Housing affordability decreased in the third quarter as home prices and mortgage rates were on the rise and put housing out of reach for more families, according to the National Association of Home Builders/Wells Fargo Housing Opportunity Index.
NAHB’s index showed that 64.5 percent of new and existing homes sold between the beginning of July and end of September were affordable to families earning the nationwide median income of $64,400. That represents a drop from 69.3 percent in the second quarter, and marks the largest index drop since the second quarter of 2004.
“Housing affordability is being negatively affected by a ‘perfect storm’ scenario,” says NAHB Chairman Rick Judson. “With markets across the country recovering, home values are strengthening at the same time that the cost of building homes is rising due to tightened supplies of building materials, developable lots, and labor.”
While housing affordability has fallen since its peak in early 2012, NAHB Chief Economist David Crowe says that a family earning a median income can still afford 65 percent of homes recently sold.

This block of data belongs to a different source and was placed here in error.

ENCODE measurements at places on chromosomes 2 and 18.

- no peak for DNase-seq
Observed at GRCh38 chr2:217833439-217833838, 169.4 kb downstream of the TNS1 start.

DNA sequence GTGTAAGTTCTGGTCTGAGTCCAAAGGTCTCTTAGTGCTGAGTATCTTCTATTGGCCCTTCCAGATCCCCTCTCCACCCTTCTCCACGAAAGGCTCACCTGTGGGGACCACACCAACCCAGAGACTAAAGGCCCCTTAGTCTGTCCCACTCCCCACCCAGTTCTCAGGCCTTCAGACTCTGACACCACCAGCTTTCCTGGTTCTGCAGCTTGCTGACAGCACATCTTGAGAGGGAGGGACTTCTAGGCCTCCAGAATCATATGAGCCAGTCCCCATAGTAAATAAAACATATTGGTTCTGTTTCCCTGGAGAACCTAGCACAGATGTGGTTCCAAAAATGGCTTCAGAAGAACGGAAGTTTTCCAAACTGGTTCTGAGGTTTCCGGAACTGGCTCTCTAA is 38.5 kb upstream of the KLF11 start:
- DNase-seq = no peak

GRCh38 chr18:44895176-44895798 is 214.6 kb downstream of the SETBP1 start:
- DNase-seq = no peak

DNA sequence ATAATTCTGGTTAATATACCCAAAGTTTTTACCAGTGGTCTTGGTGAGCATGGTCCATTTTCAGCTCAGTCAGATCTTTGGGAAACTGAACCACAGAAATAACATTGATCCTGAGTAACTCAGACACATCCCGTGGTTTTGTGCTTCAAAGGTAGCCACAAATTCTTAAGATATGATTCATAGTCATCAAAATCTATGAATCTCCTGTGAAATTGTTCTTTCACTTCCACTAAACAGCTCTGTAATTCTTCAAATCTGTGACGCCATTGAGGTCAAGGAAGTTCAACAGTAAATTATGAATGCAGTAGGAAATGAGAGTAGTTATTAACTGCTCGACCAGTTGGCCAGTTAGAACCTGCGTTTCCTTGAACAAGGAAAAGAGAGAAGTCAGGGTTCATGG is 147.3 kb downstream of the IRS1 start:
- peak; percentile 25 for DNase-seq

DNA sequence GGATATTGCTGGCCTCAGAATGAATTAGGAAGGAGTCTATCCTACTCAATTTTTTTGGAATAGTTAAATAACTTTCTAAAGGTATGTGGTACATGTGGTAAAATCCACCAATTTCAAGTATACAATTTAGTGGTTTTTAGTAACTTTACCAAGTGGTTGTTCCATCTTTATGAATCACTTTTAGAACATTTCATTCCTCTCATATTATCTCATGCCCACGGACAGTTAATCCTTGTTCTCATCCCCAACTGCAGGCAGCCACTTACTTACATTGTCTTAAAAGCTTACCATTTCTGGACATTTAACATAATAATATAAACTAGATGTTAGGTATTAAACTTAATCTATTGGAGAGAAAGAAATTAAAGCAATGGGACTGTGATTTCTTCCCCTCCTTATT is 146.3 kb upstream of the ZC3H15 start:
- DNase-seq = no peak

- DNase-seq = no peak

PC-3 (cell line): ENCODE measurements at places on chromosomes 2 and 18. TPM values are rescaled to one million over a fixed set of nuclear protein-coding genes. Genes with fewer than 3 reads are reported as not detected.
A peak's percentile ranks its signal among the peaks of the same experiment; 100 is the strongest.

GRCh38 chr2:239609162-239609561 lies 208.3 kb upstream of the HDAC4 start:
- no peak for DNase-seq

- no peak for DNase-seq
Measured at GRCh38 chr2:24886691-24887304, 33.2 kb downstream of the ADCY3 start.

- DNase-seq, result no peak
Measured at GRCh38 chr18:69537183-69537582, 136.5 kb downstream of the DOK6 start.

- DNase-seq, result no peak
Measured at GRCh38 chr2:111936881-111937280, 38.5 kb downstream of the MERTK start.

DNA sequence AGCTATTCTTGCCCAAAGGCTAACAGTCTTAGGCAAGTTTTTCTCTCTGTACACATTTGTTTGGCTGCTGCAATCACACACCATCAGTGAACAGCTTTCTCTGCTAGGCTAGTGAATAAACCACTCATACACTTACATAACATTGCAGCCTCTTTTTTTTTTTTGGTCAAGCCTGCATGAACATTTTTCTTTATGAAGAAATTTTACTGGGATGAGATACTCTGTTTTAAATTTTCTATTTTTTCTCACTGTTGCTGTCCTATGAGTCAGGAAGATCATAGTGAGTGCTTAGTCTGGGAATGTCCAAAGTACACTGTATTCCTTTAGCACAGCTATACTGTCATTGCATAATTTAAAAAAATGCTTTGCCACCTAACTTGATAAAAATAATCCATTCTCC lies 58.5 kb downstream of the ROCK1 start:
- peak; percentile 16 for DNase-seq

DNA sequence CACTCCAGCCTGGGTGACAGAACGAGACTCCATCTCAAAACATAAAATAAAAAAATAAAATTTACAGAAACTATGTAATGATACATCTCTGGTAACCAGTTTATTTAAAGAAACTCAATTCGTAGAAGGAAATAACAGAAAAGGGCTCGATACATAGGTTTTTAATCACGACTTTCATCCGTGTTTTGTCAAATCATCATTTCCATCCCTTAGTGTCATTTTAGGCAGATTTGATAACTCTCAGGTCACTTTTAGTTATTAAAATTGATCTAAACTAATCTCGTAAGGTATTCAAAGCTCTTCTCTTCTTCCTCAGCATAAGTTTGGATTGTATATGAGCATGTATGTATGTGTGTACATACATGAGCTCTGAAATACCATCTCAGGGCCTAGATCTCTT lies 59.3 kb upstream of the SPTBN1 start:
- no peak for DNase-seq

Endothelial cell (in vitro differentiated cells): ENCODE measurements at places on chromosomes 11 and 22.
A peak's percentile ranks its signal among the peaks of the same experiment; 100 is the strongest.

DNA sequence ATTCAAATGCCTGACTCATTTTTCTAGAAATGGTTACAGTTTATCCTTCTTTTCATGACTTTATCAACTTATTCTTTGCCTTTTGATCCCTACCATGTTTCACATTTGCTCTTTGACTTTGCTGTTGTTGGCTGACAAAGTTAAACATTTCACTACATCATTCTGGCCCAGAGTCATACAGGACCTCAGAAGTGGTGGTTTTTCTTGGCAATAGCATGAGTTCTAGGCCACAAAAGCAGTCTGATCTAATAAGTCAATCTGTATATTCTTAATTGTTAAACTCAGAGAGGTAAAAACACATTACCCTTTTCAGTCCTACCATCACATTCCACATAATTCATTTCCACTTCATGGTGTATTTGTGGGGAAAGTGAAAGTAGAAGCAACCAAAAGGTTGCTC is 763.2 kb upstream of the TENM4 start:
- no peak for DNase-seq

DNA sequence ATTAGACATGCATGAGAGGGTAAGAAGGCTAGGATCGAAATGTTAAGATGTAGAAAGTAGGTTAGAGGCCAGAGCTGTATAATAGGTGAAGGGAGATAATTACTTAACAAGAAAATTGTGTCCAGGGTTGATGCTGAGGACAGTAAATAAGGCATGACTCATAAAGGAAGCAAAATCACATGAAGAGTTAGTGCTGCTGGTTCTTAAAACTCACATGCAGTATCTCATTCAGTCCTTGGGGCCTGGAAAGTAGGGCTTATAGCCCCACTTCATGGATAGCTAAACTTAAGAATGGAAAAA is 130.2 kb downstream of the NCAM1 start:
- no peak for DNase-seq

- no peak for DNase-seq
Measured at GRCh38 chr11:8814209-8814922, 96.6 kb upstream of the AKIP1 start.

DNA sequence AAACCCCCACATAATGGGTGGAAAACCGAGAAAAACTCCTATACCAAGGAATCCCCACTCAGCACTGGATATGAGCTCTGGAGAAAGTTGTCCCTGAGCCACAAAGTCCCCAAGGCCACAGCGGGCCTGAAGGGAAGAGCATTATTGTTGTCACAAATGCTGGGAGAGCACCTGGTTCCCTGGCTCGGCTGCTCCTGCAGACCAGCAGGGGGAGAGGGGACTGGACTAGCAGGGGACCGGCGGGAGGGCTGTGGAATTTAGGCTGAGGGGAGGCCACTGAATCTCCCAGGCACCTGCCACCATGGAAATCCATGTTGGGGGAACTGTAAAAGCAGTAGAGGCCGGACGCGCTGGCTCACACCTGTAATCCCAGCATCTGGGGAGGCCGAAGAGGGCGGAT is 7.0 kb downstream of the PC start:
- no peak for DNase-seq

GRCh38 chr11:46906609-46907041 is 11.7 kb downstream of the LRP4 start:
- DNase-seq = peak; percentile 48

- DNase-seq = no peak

The National Association of REALTORS(R) recently reported that housing affordability has fallen to a five-year low as home price increases have outpaced income growth. “Expected rising mortgage rates will further lower affordability in upcoming months,” says Lawrence Yun, NAR’s chief economist.
Most Affordable Markets
Indianapolis-Camel, Ind., and Syracuse, N.Y., tied as the most affordable major housing markets in the country. In both metros, 93.3 percent of all new and existing homes sold in the third quarter were affordable to families earning the areas’ median incomes of $65,100 and $65,800, respectively.
Other major metros ranking high in affordability, according to the index, included:
- Youngstown-Warren-Boardman, Ohio-Pa.
- Harrisburg-Carlisle, Pa.
- Buffalo-Niagara Falls, N.Y.
Least Affordable Housing Markets
Meanwhile, the San Francisco metro area continues to be the priciest housing market in the nation for the fourth consecutive month. Only 16 percent of homes sold in the third quarter were affordable to families earning the area’s median income of $101,200, according to the index.
Other major metros that were among the least affordable in the nation included:
- Los Angeles-Long Beach-Glendale, Calif.
- Santa Ana-Anaheim-Irvine, Calif.
- New York-White Plains-Wayne, N.Y.-N.J.
- San Jose-Sunnyvale-Santa Clara, Calif.
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